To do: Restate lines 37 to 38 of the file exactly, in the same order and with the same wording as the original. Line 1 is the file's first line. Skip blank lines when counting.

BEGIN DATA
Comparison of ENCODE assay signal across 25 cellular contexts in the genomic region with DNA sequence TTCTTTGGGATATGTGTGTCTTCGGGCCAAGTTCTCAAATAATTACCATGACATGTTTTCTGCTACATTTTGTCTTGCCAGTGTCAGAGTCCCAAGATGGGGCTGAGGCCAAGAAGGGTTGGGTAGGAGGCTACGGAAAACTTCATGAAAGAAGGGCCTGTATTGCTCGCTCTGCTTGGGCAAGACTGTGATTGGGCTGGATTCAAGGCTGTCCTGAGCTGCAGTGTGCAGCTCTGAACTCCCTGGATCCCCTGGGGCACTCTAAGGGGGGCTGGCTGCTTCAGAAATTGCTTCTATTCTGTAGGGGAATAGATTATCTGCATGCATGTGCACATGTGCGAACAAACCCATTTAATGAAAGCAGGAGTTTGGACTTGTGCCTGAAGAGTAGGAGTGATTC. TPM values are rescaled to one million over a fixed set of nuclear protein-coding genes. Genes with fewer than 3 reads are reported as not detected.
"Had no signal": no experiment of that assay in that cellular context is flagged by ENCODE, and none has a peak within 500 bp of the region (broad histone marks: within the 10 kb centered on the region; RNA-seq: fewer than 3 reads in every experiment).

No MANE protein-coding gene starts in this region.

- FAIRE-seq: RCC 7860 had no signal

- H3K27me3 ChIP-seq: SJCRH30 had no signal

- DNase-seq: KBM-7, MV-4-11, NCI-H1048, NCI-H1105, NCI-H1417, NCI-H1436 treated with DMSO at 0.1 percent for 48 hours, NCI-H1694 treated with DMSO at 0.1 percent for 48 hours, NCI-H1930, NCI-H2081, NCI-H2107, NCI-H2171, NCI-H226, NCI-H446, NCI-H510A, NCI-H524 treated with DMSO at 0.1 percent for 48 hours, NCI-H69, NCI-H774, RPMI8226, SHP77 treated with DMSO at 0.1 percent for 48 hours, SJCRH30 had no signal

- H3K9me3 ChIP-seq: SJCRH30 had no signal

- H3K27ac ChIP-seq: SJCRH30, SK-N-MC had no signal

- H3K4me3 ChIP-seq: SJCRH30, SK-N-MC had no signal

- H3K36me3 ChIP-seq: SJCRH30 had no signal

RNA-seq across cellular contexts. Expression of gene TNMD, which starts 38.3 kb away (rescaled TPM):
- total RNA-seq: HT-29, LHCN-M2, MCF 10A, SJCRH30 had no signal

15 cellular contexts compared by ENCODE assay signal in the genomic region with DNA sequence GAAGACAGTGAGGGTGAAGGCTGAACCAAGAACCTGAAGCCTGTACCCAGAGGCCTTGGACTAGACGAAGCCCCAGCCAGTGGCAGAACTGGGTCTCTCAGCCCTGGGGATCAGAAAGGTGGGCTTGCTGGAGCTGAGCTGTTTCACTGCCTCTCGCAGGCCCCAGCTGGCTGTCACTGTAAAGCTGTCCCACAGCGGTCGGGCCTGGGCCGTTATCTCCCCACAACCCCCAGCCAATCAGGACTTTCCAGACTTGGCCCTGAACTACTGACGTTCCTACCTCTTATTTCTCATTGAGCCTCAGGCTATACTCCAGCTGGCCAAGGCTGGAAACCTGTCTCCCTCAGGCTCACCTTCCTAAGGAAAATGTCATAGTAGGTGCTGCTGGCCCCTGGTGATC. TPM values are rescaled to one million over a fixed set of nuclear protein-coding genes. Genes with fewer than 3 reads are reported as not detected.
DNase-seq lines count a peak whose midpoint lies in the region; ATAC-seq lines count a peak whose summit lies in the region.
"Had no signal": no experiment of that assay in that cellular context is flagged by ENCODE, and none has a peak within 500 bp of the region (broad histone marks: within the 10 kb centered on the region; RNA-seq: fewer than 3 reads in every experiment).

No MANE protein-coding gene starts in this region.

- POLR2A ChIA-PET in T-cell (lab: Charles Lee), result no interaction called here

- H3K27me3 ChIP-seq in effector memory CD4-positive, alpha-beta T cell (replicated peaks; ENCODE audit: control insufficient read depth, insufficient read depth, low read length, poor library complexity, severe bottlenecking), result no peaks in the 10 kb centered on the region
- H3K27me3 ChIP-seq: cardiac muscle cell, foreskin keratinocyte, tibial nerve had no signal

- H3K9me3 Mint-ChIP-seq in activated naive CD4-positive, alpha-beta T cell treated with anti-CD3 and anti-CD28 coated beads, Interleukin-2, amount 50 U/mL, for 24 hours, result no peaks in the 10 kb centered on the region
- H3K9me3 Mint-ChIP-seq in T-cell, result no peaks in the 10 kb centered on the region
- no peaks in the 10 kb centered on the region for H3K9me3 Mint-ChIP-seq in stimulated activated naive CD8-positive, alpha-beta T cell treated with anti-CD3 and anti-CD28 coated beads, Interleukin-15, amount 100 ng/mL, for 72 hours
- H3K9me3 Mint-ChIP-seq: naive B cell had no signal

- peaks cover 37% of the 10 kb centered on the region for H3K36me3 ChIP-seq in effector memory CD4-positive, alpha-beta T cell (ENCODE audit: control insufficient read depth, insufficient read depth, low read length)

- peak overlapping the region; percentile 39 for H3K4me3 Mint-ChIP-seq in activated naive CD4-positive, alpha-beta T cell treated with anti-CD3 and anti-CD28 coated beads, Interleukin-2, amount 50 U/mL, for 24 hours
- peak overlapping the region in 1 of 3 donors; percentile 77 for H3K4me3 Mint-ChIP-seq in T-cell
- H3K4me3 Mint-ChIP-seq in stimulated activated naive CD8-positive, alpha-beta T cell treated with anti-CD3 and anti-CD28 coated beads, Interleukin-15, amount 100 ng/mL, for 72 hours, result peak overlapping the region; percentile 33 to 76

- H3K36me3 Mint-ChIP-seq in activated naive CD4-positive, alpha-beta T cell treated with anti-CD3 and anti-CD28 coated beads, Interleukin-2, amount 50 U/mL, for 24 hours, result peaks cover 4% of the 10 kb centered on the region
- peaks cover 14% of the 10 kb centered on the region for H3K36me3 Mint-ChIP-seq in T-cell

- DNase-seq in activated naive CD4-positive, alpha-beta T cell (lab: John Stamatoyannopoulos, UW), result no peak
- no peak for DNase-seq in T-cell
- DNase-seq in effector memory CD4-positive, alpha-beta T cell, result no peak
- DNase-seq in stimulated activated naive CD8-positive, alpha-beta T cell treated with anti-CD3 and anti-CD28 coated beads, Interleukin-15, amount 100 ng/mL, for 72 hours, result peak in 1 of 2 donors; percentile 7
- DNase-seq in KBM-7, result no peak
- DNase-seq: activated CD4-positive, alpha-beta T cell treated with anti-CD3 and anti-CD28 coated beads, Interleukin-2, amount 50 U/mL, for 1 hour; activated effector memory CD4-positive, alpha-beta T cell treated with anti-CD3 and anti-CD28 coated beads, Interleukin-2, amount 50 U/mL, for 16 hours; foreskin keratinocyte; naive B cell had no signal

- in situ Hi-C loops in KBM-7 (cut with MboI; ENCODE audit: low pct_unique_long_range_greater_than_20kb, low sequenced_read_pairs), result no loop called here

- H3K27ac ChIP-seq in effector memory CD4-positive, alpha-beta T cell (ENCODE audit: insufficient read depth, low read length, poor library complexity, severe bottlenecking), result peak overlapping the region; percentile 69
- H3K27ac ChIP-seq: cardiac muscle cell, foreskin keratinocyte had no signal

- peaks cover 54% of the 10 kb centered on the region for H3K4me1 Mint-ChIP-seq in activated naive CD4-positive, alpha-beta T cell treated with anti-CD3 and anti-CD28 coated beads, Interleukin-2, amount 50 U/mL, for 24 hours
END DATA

- H3K27ac ChIP-seq in effector memory CD4-positive, alpha-beta T cell (ENCODE audit: insufficient read depth, low read length, poor library complexity, severe bottlenecking), result peak overlapping the region; percentile 69
- H3K27ac ChIP-seq: cardiac muscle cell, foreskin keratinocyte had no signal